Ben Chifley, leader of the ALP, said of the Bill, 

"I am the descendant of a race that fought a long and bitter fight against perjurers, pimps and liars and I should be very ashamed to stand for any principle that did not give the ordinary men and women of the community the rights to know what they are charged with, the right to defend themselves and the right to have their case heard in public...To ruin a man's reputation by calling him a traitor without giving him a right of appeal seems to me to be a departure from the principles, not only of British and American justice but of natural justice."

The ALP, after initially announcing it would vote against the Bill, was directed by its federal executive to support it, even though it was detested by Evatt and Chifley. 

Jenny Hocking in Gough Whitlam A Moment in History, explains the fallout from the federal executive's direction to switch the party's position,

"Chifley wore the public dismay and weathered the political derision, instructing caucus members to pass the Bill that was an absolute anathema to him, to Evatt and to so many of their colleagues.  He entreated his colleagues for unity with the prophetic words: 'Those of you who opposed the switch must take your humiliation on the chin.....Accept your humiliation and we can go forward; recriminate and we shall split.'  Gough Whitlam saw Chifley's torment: 'That broke Chifley's heart because Chifley was a good Labor man and a good trade unionist and he opposed the Communist Party Dissolution Bill.'  Five weeks after this Chifley suffered a major heart attack, the first sign of an illness that would later take his life just months later."

Hocking continues,

"The Communist Party Dissolution Act was not even gazetted before it became the subject of an historic challenge before the High Court.  To the astonishment, dismay and admiration of ALP caucus members, the challenge was led by their deputy leader, Dr HV Evatt, appearing on behalf of the Waterside Workers' Federation.  The Commonwealth government's case was to be led by Garfield Barwick KC.  In March 1951 the Court handed down its resounding 6 to 1 decision against the government, a stunning victory for Evatt and an outcome considered the most significant in the court's history."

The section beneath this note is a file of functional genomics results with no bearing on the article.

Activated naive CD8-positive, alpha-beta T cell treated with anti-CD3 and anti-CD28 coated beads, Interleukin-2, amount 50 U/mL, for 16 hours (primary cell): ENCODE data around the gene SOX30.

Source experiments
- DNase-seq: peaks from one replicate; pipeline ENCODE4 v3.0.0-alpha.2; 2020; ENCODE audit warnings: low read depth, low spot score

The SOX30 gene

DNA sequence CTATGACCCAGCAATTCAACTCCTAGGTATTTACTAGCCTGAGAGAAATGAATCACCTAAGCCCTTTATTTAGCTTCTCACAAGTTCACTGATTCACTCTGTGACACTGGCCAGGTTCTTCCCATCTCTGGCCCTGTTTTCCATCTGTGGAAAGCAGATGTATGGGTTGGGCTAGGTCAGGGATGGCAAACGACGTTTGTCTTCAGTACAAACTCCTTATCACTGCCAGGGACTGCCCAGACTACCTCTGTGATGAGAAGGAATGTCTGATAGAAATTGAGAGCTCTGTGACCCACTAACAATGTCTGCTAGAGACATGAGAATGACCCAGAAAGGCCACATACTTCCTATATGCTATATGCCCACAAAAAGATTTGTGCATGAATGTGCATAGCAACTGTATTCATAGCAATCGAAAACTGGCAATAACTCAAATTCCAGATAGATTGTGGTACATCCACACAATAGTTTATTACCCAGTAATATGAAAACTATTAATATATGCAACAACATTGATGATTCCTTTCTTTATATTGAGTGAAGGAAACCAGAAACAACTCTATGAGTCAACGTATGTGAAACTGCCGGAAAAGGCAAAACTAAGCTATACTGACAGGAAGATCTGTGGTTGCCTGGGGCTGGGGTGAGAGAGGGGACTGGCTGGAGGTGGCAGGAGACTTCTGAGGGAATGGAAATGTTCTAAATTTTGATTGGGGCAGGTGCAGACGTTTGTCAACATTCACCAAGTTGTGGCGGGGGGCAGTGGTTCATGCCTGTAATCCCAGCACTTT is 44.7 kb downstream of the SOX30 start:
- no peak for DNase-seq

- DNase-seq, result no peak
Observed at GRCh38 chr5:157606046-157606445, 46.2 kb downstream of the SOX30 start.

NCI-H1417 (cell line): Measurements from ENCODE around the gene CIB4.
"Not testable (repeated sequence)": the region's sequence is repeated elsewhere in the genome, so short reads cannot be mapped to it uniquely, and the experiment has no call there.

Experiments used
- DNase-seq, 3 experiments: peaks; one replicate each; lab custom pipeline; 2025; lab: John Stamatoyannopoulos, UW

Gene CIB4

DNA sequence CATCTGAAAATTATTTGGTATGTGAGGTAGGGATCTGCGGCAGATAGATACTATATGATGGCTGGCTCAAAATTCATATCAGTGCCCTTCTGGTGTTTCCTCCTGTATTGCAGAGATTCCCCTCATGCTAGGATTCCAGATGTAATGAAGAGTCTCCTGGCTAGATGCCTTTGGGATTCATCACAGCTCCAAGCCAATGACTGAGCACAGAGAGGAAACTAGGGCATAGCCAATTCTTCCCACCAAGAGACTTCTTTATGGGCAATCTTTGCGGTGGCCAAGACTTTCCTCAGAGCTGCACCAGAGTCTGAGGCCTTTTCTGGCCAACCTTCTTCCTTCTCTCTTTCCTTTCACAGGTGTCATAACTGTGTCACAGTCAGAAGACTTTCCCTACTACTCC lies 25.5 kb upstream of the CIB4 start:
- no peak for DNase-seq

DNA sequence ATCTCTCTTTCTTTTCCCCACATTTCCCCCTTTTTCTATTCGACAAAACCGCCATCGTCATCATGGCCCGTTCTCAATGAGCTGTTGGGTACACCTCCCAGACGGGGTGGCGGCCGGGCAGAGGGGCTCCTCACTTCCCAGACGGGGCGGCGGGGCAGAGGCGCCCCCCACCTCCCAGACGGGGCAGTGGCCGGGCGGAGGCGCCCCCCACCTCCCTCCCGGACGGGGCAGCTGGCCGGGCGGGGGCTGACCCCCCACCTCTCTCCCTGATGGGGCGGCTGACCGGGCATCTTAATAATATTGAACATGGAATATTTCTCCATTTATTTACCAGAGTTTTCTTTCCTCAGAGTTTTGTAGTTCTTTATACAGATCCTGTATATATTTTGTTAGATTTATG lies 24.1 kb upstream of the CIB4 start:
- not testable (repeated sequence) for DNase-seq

"The High Court's decision infuriated the Prime Minister, who vowed to continue nevertheless: 'this is not the end of the fight against communism, it is merely the beginning'"

Menzies called and won an election in April 1951 and then proceeded to put the question of banning the Communist Party to the people in a referendum.  

Support in favour of the referendum was very strong and according to a Gallup poll stood as high as 80 per cent.  Evatt now leader of the ALP, with the death of Chifley in June 1951, was opposed to the referendum question.

"Once again it was Doc Evatt who campaigned tirelessly around the country, this time arguing against the referendum that in many ways was a deeper and more dangerous assault on the liberties even than the Communist Party Dissolution Act itself.  The campaign against the referendum was the most bitter fought - and the least likely to succeed - in Australia's history, requiring a shift from a massive popular support for the government's proposal when the referendum had first been announced to achieve the narrowest of victories for the 'No' case". (Hocking)

In Malcolm Fraser: The Political Memoirs by Malcolm Fraser and Margaret Simons, it reads, 

"The referendum was narrowly defeated after an enormously vigorous campaign by Evatt and the Labor Party.  The Menzies government had not succeeded in convincing the Australian people that communism was a threat sufficient to justify the undermining of their civil rights."